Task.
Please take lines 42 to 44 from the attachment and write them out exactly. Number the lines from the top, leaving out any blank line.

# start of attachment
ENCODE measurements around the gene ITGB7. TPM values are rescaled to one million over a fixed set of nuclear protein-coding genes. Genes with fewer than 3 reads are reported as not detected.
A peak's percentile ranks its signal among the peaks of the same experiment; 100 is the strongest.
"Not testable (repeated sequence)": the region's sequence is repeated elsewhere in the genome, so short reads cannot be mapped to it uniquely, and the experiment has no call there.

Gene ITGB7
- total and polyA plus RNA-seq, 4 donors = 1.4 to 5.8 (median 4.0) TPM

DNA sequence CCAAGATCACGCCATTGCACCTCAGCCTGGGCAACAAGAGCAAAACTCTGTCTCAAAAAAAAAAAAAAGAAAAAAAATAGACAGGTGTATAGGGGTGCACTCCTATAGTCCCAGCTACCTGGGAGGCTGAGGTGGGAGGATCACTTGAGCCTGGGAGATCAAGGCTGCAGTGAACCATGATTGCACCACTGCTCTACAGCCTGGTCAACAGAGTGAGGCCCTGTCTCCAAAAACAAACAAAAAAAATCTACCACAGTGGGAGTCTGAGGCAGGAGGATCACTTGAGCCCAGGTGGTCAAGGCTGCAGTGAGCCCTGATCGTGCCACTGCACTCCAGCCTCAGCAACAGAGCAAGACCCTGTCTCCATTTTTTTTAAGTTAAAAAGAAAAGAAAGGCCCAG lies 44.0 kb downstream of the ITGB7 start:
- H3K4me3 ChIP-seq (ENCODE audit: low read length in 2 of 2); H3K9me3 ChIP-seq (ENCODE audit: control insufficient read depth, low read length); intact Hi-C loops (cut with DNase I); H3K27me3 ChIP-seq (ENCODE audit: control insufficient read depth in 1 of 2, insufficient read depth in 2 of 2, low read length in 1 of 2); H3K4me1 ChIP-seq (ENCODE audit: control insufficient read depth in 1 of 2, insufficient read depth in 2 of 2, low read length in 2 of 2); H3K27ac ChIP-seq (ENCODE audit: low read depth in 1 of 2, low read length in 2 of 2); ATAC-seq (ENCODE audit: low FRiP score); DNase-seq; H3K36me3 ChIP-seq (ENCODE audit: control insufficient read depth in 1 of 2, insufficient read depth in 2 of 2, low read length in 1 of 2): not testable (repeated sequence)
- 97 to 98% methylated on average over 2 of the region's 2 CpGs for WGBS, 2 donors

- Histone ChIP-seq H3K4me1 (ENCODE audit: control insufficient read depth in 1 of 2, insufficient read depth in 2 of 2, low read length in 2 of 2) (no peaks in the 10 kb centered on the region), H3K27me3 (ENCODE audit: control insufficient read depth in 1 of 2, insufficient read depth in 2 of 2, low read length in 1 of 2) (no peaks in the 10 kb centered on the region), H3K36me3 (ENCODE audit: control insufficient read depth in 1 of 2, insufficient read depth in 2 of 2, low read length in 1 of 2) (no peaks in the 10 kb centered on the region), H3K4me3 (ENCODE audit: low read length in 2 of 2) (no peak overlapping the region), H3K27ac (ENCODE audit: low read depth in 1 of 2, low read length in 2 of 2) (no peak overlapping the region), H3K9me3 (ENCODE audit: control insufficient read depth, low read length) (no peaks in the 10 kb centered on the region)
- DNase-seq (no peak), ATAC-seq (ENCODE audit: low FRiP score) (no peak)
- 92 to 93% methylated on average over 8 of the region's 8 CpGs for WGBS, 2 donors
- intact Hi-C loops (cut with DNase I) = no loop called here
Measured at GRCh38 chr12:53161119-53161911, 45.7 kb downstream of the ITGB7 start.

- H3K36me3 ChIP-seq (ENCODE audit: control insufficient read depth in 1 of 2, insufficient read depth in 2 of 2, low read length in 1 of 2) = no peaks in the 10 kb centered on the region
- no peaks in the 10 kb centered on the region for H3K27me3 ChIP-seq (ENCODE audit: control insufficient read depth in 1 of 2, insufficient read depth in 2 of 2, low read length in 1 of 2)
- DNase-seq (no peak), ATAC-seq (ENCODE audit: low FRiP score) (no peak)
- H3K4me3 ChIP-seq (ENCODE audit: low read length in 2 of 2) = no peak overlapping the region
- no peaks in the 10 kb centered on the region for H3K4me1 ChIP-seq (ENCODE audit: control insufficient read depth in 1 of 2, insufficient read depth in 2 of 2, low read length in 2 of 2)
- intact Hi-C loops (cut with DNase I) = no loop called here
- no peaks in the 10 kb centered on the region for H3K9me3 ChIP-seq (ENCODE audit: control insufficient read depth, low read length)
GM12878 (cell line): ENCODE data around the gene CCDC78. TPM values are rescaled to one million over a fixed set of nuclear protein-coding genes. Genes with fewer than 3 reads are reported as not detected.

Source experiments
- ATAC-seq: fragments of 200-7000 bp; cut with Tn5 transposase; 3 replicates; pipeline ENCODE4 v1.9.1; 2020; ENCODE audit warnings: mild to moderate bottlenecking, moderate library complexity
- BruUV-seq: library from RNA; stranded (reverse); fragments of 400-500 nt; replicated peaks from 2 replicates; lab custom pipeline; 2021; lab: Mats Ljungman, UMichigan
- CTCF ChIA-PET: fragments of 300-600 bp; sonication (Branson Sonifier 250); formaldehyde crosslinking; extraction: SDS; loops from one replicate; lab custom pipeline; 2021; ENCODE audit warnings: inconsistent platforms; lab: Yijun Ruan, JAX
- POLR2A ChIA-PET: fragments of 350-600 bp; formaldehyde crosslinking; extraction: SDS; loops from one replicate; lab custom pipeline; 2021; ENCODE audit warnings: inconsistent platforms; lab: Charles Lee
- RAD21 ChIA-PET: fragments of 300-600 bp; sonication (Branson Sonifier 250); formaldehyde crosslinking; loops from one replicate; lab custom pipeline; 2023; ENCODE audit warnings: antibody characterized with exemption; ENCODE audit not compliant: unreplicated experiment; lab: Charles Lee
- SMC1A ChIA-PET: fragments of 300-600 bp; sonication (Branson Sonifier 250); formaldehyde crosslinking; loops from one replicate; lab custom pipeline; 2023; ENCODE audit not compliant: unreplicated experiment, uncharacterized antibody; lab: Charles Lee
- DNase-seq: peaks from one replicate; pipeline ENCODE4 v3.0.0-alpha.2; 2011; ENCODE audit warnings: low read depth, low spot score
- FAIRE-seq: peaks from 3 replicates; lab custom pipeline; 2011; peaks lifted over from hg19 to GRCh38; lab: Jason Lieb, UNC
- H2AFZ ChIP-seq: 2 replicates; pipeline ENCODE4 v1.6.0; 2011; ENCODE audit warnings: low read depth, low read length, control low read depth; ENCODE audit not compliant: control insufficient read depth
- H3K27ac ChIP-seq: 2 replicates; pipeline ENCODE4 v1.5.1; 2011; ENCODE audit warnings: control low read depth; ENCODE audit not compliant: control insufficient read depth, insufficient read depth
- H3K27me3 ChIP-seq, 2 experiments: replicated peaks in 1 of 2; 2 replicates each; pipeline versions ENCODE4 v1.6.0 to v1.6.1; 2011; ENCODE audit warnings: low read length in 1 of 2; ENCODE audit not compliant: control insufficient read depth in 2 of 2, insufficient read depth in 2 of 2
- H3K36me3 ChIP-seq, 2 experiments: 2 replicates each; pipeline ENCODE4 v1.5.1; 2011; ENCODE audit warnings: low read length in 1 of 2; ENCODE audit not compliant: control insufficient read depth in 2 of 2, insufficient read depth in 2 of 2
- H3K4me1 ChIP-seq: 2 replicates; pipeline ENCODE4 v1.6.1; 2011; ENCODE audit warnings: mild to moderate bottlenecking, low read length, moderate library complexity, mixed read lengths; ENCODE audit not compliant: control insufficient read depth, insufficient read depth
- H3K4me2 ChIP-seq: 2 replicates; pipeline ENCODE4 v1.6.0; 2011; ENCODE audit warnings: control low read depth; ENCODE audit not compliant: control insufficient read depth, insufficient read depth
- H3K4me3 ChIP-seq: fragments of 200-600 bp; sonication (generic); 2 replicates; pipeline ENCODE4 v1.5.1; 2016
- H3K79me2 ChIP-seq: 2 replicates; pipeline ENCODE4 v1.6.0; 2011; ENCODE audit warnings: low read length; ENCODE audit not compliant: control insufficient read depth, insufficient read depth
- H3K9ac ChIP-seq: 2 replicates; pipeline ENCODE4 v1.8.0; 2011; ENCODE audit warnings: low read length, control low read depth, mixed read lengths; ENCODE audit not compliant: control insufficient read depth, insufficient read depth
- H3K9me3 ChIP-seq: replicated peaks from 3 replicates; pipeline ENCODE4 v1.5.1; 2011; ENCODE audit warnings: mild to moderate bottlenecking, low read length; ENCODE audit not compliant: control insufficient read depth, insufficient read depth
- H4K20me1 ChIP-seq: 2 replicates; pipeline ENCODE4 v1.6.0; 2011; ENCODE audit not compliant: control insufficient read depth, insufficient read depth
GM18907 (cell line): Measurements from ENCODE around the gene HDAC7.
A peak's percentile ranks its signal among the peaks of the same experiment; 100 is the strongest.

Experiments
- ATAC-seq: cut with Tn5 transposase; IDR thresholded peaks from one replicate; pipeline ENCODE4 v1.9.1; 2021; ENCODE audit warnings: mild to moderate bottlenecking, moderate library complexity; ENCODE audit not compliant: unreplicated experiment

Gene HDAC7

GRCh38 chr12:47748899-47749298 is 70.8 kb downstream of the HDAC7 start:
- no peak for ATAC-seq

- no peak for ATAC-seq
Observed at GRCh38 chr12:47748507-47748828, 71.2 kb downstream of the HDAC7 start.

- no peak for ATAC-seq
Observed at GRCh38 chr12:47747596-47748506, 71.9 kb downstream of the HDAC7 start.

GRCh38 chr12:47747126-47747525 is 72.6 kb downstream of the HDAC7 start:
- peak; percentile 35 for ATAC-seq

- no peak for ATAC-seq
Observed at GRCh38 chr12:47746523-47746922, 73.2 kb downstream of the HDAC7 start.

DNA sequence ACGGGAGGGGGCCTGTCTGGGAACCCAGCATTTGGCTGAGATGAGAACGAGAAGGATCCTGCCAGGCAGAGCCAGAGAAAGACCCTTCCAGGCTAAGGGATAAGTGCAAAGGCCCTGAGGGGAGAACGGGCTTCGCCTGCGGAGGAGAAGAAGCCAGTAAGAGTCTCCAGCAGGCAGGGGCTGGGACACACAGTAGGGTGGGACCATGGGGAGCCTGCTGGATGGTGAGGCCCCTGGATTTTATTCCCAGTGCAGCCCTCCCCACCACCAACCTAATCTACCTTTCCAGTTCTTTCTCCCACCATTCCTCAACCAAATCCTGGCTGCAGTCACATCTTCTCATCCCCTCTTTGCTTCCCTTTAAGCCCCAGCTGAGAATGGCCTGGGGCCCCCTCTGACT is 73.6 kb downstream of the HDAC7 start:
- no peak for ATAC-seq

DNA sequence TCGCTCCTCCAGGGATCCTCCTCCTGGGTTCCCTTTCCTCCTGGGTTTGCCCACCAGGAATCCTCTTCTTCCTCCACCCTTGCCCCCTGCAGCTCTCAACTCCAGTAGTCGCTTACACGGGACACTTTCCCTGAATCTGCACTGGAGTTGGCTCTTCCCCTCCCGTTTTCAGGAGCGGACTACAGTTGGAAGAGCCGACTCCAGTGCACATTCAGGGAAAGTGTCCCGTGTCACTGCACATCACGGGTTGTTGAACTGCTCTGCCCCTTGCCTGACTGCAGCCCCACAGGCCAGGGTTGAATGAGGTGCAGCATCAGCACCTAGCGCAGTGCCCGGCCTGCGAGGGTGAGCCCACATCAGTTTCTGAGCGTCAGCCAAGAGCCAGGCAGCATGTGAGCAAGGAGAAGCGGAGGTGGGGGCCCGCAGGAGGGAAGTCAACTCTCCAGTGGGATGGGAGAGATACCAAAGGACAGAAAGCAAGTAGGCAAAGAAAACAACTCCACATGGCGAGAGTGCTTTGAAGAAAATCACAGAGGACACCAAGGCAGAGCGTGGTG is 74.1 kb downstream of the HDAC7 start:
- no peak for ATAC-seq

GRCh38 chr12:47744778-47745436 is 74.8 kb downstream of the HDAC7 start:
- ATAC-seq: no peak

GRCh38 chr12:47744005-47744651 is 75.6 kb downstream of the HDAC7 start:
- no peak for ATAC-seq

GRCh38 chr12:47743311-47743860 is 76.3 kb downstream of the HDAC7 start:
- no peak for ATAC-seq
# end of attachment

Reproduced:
GM18907 (cell line): Measurements from ENCODE around the gene HDAC7.
A peak's percentile ranks its signal among the peaks of the same experiment; 100 is the strongest.

Experiments